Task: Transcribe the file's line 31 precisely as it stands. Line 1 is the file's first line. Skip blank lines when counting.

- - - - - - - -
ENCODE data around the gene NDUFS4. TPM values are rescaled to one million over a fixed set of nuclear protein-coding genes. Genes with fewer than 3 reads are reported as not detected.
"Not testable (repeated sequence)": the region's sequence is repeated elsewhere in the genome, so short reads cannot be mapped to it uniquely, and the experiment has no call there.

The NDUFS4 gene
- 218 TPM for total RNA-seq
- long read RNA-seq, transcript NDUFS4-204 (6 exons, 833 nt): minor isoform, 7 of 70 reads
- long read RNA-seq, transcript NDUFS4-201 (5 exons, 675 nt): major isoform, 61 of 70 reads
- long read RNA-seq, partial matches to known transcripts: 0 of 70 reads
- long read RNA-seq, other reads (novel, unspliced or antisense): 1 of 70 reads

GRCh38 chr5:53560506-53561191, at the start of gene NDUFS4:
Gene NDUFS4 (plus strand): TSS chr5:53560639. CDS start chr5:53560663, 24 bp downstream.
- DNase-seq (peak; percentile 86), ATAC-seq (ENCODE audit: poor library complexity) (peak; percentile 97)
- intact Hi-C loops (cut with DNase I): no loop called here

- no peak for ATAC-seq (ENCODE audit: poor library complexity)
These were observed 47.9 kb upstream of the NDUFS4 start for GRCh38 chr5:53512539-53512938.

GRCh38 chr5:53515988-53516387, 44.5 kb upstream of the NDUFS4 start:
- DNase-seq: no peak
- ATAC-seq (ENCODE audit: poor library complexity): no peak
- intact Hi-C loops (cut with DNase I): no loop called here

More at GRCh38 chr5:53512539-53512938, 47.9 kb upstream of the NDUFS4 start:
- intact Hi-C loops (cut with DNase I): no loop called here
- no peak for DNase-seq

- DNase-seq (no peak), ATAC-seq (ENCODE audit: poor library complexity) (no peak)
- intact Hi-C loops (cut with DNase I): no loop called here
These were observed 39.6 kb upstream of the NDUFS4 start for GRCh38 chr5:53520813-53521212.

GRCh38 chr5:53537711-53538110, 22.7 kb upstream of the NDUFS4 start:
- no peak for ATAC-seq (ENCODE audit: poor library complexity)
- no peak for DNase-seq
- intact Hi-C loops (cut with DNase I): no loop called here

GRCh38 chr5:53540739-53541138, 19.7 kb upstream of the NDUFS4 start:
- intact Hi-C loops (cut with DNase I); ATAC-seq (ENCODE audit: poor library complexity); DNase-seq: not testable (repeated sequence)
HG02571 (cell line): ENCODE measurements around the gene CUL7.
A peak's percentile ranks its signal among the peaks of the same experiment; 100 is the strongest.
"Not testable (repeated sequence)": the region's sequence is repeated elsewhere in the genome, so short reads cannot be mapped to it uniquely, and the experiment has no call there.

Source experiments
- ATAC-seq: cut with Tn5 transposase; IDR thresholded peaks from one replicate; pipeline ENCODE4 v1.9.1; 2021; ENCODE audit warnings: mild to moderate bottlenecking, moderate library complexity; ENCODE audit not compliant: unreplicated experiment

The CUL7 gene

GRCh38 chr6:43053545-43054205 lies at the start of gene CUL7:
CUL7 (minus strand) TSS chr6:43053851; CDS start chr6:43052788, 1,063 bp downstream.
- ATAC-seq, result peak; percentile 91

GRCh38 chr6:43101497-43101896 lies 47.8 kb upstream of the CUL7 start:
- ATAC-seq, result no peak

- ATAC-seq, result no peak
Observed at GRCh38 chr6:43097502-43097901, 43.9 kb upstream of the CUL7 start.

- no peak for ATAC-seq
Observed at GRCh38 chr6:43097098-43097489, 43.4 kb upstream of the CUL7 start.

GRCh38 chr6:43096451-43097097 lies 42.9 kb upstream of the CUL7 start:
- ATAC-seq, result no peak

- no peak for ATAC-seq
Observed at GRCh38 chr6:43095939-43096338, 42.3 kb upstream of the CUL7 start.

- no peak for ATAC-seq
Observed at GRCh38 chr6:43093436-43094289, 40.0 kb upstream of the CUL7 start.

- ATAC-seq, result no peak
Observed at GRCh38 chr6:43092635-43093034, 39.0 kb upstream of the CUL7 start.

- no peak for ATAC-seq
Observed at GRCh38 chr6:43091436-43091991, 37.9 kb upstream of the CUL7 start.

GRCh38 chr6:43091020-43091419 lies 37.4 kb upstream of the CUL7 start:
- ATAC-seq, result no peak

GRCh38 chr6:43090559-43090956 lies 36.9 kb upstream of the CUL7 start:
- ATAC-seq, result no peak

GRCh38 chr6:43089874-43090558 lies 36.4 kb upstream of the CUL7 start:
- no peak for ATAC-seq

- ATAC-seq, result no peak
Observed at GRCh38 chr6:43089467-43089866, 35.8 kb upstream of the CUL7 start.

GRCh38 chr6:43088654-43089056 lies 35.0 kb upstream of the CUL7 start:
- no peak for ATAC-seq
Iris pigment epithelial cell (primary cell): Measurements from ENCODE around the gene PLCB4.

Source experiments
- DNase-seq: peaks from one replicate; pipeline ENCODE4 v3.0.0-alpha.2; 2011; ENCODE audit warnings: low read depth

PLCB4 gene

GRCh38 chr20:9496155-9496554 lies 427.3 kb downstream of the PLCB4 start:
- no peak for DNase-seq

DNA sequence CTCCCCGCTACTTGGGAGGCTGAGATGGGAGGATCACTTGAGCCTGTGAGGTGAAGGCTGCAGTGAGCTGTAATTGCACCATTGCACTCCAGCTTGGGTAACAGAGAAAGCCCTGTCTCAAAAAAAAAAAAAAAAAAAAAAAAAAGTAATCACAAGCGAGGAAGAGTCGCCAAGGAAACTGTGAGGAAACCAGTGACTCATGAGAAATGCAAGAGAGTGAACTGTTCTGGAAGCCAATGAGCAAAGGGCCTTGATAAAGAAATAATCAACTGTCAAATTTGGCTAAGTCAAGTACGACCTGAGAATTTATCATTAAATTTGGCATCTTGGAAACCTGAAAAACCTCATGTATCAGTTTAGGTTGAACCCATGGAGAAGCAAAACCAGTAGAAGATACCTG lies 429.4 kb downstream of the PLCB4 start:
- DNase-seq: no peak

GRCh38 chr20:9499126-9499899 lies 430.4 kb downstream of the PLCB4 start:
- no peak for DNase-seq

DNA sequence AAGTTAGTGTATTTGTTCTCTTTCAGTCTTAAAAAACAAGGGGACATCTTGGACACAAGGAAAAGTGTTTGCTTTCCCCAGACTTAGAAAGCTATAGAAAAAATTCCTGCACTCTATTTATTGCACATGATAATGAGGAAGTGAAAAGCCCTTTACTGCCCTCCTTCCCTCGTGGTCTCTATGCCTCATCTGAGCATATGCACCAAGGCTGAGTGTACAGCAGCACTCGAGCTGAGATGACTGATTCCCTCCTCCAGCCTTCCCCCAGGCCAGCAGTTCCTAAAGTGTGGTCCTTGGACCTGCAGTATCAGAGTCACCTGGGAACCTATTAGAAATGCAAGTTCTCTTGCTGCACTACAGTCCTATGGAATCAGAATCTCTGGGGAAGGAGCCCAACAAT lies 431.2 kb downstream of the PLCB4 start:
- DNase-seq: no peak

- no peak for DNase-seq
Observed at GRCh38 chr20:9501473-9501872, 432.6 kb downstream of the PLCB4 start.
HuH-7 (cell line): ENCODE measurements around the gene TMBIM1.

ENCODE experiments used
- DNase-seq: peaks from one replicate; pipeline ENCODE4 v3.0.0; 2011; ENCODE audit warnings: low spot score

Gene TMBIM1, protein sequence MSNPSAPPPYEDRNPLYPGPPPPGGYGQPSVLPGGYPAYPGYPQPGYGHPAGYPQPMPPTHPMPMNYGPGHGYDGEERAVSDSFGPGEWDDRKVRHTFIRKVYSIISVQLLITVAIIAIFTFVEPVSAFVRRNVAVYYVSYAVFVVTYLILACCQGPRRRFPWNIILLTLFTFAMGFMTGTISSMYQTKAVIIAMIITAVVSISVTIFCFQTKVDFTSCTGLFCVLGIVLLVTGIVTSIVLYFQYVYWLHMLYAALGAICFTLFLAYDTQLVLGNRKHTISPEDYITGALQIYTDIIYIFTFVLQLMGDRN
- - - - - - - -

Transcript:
HG02571 (cell line): ENCODE measurements around the gene CUL7.